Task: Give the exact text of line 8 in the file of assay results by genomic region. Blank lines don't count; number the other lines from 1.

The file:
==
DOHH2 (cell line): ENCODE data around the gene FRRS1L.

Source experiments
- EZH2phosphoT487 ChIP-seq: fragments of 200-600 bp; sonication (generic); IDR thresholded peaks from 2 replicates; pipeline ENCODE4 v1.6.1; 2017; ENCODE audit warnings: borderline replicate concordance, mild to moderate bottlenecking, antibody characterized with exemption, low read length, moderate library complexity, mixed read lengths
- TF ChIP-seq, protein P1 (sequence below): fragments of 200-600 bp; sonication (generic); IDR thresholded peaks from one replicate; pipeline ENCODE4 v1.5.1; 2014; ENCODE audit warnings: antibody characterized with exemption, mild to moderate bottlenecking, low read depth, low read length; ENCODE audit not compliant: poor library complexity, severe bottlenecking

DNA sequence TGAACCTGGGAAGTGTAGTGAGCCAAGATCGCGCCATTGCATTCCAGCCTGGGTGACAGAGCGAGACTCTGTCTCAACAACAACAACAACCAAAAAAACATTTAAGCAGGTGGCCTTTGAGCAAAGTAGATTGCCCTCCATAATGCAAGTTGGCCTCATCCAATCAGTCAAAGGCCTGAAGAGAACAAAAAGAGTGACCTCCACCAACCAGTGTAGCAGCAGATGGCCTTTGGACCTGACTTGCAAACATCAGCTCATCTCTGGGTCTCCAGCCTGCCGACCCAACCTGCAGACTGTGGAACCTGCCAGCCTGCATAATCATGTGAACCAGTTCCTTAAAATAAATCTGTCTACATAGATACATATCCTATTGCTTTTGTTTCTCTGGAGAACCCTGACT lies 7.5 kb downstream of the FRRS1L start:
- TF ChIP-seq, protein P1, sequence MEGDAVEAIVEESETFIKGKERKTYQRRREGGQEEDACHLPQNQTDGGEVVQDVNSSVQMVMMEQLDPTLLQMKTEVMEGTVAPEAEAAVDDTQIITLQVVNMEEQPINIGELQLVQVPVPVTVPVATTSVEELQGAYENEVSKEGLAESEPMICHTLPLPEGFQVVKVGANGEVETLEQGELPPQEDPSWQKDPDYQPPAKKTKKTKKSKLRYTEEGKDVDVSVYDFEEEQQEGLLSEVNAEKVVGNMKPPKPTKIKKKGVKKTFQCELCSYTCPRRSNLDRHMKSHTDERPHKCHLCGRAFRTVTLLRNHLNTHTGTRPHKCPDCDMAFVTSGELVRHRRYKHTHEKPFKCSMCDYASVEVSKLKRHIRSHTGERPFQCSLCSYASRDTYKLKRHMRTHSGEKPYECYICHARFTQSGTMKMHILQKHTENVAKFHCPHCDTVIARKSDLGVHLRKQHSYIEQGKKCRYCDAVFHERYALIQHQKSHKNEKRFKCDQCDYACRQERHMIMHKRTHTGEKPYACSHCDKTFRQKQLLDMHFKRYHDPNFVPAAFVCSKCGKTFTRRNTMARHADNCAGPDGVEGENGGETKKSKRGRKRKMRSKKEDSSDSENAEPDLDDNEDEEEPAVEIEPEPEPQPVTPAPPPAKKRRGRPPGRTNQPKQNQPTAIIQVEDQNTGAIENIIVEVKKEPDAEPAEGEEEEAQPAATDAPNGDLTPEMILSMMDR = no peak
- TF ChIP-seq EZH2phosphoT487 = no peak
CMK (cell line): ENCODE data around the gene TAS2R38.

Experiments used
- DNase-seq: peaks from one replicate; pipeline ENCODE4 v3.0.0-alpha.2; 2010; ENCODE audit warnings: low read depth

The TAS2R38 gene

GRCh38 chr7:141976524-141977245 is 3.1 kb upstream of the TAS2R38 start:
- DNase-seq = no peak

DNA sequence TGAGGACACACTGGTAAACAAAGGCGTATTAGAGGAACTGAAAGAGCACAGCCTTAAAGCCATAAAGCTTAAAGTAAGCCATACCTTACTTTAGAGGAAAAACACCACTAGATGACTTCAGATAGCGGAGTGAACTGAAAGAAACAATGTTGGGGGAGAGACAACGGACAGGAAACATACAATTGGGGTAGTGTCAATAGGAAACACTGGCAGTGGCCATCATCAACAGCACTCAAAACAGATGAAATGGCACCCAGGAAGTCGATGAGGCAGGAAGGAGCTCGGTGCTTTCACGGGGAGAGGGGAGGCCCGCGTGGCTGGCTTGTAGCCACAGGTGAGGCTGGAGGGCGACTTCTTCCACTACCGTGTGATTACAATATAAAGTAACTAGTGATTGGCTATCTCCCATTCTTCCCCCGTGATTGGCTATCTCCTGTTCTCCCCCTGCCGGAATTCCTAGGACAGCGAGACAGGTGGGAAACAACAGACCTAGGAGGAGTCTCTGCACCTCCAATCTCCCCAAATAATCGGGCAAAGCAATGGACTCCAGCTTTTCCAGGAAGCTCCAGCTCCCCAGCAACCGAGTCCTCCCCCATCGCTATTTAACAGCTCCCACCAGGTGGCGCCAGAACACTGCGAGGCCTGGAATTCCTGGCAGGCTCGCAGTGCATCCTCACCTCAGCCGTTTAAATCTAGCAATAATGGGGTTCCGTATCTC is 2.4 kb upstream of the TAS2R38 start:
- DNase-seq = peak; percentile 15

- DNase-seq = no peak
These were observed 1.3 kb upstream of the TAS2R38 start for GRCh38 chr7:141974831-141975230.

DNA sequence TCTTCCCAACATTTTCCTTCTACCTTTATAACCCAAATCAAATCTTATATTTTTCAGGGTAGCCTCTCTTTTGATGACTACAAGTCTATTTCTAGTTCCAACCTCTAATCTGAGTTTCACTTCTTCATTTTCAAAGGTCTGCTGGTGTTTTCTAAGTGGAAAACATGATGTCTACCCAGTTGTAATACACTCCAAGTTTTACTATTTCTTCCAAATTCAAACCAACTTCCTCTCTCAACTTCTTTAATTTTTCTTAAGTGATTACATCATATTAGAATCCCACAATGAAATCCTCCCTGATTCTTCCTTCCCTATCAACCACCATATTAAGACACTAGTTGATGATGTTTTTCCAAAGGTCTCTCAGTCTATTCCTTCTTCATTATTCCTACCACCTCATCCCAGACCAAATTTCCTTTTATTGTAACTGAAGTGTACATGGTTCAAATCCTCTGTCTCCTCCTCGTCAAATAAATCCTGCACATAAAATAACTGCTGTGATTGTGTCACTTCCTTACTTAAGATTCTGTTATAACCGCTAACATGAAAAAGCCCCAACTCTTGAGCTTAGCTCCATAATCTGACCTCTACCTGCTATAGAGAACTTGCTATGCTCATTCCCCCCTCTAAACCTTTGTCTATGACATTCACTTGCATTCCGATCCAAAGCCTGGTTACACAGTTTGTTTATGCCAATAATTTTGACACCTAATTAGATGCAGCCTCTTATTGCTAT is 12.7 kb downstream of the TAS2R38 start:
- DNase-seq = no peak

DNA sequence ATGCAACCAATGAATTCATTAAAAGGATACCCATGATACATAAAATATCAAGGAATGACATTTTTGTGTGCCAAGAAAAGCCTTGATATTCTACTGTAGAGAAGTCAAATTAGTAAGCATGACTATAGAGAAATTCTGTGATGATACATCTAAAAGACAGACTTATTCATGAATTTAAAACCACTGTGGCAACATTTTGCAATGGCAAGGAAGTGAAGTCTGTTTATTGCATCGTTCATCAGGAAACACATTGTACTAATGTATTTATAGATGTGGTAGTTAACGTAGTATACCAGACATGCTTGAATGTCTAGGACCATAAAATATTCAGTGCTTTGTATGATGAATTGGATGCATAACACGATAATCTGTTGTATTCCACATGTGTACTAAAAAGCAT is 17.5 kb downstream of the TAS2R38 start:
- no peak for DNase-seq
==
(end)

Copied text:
CMK (cell line): ENCODE data around the gene TAS2R38.